“Product distinctions, the historic centerpiece of product marketing, exist only briefly—and in the prospects’ minds, often not at all.” ― Harry Beckwith, Selling the Invisible: A Field Guide to Modern Marketing

While it is important to have distinctive factors within the tangible assets of your branding (i.e., logos, materials, website, terms, symbols, price, packaging and advertising methods) it is in the field of the intangibles where great brands shine. They go beyond “great customer service”, but render consistent, undeniable and memorable hospitality.

I want you to recall your most favorite restaurant, the one you would drive out of your way just to be there to imbibe in the atmosphere and the food. Is it the logo that keeps you coming back, or is it the wonderful and friendly service, the feel you get when you are there and the type of signature food that they serve?  Even greasy diners, when branded and managed right, have their own magic in terms of the intangibles.

When developing the branding for your company, it is vitally important that the intangibles are part of your strategy to create a distinctive touch to your business and content. How will people be greeted? What is the dress code, if any? How fast will your services or products be expected to be rendered and how can you exceed that expectation? What are the key intangibles that you can feature and offer that will truly distinguish you from the pack?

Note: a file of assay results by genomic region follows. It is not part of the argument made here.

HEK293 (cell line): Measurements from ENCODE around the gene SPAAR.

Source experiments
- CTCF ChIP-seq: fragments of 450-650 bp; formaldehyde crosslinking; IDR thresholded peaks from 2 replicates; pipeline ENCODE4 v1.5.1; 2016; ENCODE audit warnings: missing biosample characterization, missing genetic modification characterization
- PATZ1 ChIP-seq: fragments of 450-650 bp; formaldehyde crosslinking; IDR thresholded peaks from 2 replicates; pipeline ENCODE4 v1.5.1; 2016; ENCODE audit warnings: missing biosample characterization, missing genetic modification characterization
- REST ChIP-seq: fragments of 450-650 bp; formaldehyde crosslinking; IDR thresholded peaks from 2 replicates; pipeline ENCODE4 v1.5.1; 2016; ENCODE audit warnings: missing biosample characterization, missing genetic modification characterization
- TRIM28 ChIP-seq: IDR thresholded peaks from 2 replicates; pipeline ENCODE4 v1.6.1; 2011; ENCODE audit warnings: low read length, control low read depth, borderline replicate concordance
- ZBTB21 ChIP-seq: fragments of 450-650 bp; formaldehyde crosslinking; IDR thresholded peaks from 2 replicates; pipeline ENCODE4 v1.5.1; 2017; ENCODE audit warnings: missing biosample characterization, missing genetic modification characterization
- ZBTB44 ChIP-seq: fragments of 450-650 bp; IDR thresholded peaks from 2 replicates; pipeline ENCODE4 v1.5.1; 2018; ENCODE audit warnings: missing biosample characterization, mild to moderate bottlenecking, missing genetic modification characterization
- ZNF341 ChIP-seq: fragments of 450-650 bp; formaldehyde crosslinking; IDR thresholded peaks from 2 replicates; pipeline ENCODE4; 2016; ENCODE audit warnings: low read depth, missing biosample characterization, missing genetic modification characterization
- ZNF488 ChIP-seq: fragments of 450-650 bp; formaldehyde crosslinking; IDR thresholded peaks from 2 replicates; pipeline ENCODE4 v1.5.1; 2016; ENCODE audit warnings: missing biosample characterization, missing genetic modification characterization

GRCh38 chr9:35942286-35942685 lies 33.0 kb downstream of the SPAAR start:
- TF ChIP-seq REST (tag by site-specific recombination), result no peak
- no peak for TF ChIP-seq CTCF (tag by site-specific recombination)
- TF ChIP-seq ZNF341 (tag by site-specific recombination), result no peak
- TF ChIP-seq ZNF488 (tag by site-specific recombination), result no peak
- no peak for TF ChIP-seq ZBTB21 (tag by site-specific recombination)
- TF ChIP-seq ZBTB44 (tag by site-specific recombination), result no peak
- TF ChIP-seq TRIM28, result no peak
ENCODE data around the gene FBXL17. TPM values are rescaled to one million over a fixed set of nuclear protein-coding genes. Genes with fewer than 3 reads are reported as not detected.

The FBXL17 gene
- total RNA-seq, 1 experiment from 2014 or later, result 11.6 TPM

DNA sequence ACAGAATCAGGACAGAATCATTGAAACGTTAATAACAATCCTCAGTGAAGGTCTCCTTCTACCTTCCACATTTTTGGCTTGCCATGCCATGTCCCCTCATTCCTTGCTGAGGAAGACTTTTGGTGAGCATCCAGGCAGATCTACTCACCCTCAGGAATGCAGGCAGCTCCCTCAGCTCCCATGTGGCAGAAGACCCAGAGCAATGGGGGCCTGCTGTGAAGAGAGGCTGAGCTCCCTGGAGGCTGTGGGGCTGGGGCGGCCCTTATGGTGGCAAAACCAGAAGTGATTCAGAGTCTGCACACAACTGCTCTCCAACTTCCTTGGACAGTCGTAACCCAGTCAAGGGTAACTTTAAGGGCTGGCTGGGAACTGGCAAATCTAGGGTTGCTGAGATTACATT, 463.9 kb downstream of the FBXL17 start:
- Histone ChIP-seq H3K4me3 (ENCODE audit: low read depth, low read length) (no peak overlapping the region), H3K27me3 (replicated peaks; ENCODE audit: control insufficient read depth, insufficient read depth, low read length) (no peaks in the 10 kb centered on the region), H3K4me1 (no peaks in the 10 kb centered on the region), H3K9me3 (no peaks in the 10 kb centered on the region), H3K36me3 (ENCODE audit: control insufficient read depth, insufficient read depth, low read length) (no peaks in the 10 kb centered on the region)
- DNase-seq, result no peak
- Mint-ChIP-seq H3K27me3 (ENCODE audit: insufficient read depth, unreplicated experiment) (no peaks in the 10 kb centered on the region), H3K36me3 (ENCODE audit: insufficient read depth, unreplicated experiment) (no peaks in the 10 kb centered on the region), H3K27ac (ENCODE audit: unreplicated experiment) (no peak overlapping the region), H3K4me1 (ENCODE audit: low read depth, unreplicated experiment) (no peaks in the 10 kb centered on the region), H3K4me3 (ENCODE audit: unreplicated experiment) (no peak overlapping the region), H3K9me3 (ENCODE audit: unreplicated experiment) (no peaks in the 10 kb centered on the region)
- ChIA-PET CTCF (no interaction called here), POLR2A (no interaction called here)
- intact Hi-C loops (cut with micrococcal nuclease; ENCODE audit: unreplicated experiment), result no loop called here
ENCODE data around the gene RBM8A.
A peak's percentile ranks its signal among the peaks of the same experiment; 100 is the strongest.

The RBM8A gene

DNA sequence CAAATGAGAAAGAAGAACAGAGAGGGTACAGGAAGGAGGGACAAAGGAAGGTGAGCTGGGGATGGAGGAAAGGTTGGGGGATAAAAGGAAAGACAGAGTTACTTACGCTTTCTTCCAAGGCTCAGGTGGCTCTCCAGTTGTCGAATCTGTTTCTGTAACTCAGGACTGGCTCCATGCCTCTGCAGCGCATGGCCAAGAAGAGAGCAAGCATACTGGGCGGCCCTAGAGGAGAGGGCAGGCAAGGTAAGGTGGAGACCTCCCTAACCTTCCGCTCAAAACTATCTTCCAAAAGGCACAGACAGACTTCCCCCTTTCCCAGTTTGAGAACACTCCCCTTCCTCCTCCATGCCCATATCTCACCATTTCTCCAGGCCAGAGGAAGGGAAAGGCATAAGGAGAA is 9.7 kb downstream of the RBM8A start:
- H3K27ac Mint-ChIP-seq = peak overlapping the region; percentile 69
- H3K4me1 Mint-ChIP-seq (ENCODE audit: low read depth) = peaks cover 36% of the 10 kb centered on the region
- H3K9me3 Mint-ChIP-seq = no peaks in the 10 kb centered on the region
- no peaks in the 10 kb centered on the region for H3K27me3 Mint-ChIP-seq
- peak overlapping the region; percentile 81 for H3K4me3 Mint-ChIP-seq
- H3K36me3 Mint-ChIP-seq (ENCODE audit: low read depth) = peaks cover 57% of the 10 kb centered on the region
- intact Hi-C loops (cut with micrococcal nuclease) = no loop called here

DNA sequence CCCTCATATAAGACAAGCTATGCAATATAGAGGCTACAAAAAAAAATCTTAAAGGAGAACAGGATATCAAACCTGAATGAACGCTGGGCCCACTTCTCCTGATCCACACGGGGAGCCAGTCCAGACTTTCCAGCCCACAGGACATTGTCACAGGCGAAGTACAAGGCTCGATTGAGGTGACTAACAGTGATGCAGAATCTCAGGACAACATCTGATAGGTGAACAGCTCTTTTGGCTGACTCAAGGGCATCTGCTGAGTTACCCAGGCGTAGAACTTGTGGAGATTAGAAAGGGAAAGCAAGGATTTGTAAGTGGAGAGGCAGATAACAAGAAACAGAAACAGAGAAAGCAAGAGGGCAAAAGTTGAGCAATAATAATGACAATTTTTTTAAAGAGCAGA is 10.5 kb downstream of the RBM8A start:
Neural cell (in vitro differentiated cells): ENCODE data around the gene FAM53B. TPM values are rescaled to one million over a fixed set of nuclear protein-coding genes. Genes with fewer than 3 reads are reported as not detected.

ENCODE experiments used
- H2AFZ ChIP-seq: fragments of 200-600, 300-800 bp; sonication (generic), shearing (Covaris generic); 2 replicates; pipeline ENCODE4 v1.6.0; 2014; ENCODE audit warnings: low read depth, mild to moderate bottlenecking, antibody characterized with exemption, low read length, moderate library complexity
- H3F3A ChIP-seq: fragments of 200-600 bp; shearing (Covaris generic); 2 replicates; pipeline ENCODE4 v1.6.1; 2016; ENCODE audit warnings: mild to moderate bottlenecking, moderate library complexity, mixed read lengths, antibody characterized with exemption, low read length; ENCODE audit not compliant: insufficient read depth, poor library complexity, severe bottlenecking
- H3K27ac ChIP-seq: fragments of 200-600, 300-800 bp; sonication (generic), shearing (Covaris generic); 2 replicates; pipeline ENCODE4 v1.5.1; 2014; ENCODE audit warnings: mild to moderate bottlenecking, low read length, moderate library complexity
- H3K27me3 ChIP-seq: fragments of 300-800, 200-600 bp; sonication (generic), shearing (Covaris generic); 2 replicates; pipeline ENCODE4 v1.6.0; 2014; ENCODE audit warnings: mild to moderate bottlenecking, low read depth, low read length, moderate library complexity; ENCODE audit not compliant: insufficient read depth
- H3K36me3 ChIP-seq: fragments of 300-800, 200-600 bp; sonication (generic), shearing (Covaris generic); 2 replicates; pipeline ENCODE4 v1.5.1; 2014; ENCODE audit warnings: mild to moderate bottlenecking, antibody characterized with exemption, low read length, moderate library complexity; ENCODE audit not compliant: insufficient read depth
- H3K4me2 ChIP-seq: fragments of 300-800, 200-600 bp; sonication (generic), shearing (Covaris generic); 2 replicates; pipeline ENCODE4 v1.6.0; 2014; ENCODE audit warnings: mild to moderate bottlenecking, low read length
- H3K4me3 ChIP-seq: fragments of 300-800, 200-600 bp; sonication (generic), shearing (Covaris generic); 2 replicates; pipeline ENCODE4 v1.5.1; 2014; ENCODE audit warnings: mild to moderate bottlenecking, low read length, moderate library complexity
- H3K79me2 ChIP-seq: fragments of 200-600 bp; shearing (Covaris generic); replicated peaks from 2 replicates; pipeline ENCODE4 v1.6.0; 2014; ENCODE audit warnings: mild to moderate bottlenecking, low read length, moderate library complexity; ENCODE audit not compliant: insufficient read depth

I suggest that you sit with your fellow branding people, mentors, business coaches or good friends and list out all the important intangibles as listed above. Then as an exercise, figure out the details and nuances of how your brand can differentiate itself in every way. As well, study the success of other brands within your niche and/or industry and determine what those are. Can you perform them better, faster or in a more distinctive manner?

Tangible + Intangible = Unimaginable

Try to conceive how Disneyland pulls off the unimaginable. This is brand that goes way beyond the tangible in their branding. There is a good reason why we call it the “Magical Kingdom” and “The Happiest Place on Earth.” Walt Disney and his successors know that for branding to take on a life of its own is when you master the intangibles.

Disneyland and other brands were not built on logos or great taglines. Yes, these are vital component indeed. But Disneyland and those great brands deliver the goods and go through excruciating organization, evaluation and a commitment to evolving to ensure that their brand is genuine, relevant and consumed above their competitors. Great brands conceive of and deliver the unimaginable. As a result, they become unforgettable.

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Author: Edwin Dearborn

The Orange County Register referred to Edwin as a “Marketing Expert”. Edwin has been featured in Entrepreneur, Social Media Today and other national media outlets. Edwin was formally educated in marketing and public relations in Hollywood, CA in the early 1990′s.